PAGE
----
- The Settlement Blocs Doctrine –The settlement blocs are portrayed in certain quarters as being “legitimate” settlements, on which there is an Israeli consensus. Blue and White leadership assumes that an annexation limited to the Greater Jerusalem settlement blocs will arouse less opposition, both internationally and domestically. Netanyahu’s domestic considerations are more complex, as he also fears criticism from the settlers leadership and from his own party, who will “pocket” the areas that the government has decided to annex but castigate Netanyahu for all that he left “un-annexed”. Netanyahu will no doubt be accused of betraying Judea and Samaria, while squandering the so-called opportunity created by the Trump plan.
We will now examine each of these factors in depth.
- Netanyahu’s Pursuit of a Greater Jerusalem Umbrella Municipality
The 1998 Cabinet Decision
On February 12, 1997, Netanyahu’s cabinet secretly established a “Committee for the Strengthening of Jerusalem”. One of the major objectives of the Committee was to address the “demographic threat” in Jerusalem, with its members expressing a fear that one day, East Jerusalem Palestinians could possibly comprise as much as 40% of Jerusalem’s total population (a “fear” that has subsequently materialized). The Committee recommended creating a Greater Jerusalem Umbrella Municipality, so as to incorporate all or part of the settlement blocs to the north east and south of the city, thereby enlarging the city’s Jewish population.
In June 1998, Netanyahu brought a resolution before his Cabinet proposing that the Knesset enact legislation establishing a “Greater Jerusalem Umbrella Municipality”. The West Bank settlements to be included in the Umbrella Municipality were not listed, but during the deliberations in the Cabinet, it became evident that, at the very least, these would include Givat Ze’ev to the northwest of Jerusalem, Maale Adumim to its east, and the Etziyon Bloc to the southeast. The municipalities would maintain some of their autonomy, but their powers and authorities in the fields of construction, planning, licensing etc.(that is, all that is entailed in settlement construction) would be merged with those of the Jerusalem Municipality, which would head the new body. Knowing that the international community would not countenance de jure annexation, the Cabinet elected to take steps that went beyond de facto annexation – the mingling of governmental and municipal powers in one legal framework that included municipalities on both sides of the Green Line – but fell short of the full application of Israeli law to these settlements.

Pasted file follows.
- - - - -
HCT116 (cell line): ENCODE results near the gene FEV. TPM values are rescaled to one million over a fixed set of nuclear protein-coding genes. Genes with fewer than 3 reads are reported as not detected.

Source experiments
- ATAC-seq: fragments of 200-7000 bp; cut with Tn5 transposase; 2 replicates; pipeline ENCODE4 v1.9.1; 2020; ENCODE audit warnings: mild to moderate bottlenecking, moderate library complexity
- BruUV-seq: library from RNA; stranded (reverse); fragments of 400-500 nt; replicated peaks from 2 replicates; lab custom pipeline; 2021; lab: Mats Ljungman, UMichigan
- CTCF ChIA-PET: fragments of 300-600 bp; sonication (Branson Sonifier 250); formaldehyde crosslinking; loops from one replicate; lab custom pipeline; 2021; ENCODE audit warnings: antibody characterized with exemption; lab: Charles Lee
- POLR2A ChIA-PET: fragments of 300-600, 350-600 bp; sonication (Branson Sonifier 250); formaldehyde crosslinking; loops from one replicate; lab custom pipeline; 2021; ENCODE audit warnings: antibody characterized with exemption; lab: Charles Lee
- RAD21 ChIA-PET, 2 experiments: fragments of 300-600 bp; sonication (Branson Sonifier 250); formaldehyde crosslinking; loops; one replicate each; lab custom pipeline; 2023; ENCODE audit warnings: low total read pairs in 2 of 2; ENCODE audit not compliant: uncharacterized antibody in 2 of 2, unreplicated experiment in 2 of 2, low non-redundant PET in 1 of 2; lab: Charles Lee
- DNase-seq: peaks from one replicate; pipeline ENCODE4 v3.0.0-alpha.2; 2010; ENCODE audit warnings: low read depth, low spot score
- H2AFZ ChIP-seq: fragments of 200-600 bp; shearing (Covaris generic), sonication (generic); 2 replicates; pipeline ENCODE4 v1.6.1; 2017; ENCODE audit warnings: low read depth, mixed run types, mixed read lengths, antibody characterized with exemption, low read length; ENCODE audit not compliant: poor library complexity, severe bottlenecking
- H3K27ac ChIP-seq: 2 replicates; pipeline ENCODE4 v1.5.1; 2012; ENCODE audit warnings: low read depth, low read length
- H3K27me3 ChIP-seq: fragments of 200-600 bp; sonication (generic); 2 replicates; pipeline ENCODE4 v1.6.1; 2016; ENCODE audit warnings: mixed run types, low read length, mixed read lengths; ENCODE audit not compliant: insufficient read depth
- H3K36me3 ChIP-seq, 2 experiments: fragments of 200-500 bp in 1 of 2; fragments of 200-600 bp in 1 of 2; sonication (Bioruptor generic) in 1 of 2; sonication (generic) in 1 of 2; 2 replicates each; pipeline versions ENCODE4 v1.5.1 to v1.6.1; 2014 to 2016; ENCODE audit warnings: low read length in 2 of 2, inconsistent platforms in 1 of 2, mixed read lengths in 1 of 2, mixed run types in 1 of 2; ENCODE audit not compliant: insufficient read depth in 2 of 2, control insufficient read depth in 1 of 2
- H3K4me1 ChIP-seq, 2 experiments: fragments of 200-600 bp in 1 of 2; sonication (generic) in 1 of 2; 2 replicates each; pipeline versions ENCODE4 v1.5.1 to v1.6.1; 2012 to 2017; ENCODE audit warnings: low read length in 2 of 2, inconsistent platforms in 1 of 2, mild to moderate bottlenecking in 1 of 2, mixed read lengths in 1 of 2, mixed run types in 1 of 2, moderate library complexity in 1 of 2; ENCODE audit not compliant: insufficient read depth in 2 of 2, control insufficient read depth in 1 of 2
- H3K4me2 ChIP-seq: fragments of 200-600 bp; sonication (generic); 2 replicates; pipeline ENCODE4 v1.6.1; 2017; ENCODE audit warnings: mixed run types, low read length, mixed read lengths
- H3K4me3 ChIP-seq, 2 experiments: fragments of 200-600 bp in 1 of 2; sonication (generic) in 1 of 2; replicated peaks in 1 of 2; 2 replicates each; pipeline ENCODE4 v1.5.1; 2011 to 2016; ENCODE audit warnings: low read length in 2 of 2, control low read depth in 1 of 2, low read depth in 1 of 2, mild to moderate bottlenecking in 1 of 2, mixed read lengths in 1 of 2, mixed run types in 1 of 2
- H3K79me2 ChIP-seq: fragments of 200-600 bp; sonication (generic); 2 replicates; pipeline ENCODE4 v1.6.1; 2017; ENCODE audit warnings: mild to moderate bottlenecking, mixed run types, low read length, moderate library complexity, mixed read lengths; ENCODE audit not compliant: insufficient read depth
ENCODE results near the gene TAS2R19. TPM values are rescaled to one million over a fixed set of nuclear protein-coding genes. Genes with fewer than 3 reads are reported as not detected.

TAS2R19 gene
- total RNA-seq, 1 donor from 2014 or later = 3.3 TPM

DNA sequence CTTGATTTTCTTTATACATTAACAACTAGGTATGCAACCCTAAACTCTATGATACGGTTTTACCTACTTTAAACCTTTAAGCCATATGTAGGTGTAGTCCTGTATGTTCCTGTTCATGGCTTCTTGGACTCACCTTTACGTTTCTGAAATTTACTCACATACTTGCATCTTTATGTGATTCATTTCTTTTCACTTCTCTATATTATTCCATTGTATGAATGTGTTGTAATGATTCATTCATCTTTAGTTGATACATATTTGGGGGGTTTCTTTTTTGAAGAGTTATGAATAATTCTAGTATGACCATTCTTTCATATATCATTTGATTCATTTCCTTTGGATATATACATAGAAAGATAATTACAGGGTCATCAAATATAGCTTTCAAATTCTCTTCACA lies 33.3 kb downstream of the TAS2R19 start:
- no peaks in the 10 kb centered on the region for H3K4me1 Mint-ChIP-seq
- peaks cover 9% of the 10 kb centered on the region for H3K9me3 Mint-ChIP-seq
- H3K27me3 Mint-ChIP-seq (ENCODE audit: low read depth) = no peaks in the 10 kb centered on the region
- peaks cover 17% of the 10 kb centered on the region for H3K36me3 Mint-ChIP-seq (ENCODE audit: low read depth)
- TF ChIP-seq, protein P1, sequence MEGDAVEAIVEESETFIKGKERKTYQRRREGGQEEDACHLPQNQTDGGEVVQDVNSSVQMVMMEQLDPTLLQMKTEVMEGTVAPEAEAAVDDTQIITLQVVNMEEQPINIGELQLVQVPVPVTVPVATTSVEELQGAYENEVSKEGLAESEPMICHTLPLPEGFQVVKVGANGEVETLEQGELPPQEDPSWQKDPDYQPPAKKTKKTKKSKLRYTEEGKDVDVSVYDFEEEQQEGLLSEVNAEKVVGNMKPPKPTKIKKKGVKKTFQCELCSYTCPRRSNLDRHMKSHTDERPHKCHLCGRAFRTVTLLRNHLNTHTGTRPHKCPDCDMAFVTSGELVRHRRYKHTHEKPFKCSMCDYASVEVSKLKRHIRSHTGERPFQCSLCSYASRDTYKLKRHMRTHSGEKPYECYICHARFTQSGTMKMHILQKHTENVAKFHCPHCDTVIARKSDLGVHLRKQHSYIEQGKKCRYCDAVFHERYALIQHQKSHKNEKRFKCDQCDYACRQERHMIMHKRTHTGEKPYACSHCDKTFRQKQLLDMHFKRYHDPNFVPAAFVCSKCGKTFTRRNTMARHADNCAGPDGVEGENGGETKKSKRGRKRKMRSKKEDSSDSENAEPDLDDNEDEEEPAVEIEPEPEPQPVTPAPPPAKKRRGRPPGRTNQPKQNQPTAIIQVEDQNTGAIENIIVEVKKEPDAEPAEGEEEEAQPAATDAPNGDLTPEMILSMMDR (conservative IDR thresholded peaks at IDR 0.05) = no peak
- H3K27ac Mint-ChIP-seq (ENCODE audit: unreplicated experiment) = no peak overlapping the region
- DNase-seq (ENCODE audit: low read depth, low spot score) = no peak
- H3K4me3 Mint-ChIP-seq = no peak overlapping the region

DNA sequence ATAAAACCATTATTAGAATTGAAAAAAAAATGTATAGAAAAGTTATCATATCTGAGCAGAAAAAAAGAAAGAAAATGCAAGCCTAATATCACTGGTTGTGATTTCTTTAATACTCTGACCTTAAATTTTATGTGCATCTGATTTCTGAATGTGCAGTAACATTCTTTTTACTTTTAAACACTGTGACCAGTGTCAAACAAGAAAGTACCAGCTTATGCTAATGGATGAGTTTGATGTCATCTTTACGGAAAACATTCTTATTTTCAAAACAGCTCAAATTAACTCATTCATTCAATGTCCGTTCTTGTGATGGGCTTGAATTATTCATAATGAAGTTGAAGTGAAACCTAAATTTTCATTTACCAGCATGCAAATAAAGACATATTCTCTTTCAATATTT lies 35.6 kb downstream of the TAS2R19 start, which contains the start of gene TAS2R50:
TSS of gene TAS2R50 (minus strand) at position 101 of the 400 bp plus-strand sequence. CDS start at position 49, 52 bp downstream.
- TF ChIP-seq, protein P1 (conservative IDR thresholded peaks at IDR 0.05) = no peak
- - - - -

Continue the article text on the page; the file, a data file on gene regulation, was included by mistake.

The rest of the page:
After the resolution had been leaked to the United States a few days before the Cabinet session, the Clinton administration took urgent steps to prevent its approval. Secretary of State Madeleine Albright spoke personally with Netanyahu (who initially denied that any such resolution existed). So great was the concern in the Clinton administration that, in an unprecedented move, Albright convened a conference call on Shabbat with the presidents of all of the major American Jewish organizations, imploring them to help persuade Netanyahu not to pursue the scheme.
Yet, on June 28, 1998, the Cabinet approved the resolution, and instructed the clandestine commission to formulate the details and structure of the Umbrella Municipality by September 20, 1998. However, the international uproar that ensued regarding the resolution had its impact. The prospect of a UN Security Council resolution condemning Israel appeared increasingly likely, without any certainty that it would be vetoed by the US. So quietly, Netanyahu made the resolution “disappear”, and the committee never reported back to the Cabinet.
Throughout the years, there would be periodic, but cursory mention of the possibility of creating an Umbrella Municipality. However, it took 19 years before the proposal returned, and in full force. And once again, it was Netanyahu taking the lead.
The “Jerusalem and its Daughters Law”
In March 2017, four members of Knesset, including two of Netanyahu’s closest confidantes, MKs Yoav Kish and Amir Ohana, introduced legislation that was highly reminiscent of the 1998 Umbrella Municipality resolution, while going well beyond that initiative in two important ways.